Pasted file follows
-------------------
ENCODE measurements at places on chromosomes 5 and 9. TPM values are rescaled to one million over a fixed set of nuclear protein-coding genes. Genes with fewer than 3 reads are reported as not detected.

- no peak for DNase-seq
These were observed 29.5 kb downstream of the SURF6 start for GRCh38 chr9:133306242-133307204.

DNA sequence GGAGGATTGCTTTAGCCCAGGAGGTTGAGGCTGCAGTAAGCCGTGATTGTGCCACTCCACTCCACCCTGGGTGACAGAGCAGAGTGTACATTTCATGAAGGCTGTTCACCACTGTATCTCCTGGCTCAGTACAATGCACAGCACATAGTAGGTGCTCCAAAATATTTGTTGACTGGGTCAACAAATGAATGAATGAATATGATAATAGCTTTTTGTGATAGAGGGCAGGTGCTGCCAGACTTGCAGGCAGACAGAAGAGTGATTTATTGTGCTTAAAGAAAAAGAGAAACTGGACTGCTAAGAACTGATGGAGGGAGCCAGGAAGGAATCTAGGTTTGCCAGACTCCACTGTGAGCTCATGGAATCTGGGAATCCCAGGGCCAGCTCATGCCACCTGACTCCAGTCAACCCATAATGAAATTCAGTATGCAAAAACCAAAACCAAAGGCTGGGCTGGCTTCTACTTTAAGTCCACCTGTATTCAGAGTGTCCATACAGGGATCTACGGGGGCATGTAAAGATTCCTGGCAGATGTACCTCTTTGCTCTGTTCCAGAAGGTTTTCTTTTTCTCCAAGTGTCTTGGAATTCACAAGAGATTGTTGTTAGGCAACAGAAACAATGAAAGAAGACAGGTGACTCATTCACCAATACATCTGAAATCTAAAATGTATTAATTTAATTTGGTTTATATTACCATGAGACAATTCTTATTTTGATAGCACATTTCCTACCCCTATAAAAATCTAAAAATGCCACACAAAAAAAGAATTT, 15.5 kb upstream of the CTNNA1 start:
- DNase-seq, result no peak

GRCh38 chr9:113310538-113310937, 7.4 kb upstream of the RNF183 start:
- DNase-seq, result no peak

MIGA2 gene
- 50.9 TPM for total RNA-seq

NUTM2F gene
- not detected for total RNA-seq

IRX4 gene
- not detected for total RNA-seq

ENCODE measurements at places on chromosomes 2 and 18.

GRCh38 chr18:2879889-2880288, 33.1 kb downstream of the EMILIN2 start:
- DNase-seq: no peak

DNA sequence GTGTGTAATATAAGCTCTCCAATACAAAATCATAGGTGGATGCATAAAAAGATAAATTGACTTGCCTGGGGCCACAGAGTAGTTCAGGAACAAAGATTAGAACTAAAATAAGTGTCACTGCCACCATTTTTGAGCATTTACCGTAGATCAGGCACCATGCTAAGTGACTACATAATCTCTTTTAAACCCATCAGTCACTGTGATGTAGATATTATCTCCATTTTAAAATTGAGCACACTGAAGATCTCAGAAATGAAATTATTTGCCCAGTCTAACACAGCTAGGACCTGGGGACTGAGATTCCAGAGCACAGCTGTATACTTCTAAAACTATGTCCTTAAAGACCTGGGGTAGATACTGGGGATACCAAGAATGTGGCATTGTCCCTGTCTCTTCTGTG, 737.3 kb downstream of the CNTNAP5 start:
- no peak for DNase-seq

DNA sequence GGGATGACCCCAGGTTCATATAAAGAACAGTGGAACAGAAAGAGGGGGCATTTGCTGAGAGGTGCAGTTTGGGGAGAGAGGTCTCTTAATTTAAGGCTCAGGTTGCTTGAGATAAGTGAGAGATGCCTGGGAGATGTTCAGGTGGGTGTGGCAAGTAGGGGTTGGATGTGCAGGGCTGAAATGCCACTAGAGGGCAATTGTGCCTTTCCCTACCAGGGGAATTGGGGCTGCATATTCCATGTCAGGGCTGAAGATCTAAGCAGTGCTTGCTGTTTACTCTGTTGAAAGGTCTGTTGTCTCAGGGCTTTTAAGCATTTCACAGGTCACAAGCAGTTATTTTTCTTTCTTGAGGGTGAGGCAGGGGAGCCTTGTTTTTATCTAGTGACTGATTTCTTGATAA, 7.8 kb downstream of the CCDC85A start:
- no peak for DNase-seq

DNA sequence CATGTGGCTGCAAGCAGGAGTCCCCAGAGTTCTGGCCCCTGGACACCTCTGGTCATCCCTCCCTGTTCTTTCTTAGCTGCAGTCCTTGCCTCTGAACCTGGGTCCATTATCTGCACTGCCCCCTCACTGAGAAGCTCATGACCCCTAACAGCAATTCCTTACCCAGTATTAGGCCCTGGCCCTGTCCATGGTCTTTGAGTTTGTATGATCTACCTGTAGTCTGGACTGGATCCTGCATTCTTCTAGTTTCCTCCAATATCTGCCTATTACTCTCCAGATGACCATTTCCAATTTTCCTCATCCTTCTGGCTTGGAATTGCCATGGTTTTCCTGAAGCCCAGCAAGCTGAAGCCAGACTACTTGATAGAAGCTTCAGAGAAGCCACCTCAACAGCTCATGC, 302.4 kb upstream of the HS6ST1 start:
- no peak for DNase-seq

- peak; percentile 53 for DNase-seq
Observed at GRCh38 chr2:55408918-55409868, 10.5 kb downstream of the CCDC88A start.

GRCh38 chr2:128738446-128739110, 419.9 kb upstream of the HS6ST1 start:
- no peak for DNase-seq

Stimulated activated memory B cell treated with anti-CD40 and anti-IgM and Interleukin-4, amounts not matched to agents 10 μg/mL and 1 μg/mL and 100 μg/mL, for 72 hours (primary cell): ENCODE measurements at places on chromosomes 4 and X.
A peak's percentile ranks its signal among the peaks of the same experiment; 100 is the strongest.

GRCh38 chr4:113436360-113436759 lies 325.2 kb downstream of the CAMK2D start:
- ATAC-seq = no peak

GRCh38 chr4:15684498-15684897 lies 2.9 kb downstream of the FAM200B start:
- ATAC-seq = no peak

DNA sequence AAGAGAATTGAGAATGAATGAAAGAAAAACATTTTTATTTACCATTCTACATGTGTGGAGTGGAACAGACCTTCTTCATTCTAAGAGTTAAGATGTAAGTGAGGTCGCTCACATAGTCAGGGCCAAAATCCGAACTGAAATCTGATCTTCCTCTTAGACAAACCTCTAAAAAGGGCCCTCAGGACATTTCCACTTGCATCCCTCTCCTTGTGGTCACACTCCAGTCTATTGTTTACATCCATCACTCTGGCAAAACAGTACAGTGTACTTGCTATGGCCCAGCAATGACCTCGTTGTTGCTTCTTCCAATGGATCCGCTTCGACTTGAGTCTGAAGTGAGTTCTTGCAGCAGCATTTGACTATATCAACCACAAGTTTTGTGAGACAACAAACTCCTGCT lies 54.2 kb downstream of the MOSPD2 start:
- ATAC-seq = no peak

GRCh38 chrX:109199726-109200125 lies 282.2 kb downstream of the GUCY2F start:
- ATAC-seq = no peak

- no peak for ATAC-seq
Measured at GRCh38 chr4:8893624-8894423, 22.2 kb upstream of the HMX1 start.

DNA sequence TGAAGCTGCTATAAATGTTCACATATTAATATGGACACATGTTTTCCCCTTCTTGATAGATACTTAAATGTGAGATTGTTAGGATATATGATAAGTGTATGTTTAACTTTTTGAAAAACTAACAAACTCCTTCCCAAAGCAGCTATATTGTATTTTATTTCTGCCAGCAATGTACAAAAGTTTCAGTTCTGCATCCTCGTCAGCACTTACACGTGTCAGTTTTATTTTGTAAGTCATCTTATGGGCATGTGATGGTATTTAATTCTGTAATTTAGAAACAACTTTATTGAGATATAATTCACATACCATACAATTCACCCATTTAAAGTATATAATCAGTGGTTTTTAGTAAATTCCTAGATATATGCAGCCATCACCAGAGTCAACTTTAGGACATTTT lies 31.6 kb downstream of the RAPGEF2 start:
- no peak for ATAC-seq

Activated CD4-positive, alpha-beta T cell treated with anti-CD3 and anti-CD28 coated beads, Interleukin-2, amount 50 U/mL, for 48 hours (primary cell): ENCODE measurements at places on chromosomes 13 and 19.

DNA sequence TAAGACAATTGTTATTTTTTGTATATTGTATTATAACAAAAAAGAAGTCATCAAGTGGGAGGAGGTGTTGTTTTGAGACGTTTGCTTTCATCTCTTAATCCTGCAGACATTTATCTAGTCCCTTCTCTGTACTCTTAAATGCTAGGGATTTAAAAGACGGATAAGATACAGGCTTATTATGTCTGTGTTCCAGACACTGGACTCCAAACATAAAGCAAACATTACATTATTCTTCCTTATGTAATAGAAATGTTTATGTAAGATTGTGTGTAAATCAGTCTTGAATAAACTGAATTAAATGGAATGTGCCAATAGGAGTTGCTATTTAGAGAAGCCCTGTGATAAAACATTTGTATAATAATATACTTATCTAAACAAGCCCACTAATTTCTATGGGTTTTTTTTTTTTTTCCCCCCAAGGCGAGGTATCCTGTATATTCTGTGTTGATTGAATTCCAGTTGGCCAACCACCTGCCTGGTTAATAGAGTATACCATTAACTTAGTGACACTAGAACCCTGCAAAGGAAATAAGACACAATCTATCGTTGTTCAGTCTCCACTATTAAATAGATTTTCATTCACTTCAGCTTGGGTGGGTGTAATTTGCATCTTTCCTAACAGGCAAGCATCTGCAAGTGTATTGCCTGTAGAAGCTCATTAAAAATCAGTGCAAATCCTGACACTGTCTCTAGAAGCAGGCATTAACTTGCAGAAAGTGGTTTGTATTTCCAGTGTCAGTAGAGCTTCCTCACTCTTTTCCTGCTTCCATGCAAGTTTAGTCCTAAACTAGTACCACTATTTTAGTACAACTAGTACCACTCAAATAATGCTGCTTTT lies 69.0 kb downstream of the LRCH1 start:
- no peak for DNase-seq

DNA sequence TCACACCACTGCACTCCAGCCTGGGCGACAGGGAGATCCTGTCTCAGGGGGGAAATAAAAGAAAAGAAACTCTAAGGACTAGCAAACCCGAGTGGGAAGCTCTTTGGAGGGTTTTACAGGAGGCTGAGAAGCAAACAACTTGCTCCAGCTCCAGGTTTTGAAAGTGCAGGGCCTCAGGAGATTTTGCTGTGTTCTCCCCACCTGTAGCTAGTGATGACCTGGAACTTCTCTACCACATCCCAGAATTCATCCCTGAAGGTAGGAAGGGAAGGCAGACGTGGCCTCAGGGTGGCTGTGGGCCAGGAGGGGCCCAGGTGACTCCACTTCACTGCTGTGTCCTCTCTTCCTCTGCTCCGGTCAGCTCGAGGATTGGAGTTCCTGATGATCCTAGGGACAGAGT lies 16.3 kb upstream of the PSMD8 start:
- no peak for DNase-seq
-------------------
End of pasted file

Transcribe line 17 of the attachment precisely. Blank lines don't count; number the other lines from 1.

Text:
DNA sequence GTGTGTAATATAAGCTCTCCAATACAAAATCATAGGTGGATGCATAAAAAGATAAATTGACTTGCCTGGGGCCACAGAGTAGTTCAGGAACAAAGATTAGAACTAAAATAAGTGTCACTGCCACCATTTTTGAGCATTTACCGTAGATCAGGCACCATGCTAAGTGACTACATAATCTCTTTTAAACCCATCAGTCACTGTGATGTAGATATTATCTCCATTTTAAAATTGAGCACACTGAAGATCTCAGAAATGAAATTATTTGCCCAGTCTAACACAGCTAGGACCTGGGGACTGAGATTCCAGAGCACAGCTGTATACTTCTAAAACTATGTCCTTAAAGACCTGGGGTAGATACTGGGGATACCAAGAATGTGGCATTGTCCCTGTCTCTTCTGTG, 737.3 kb downstream of the CNTNAP5 start: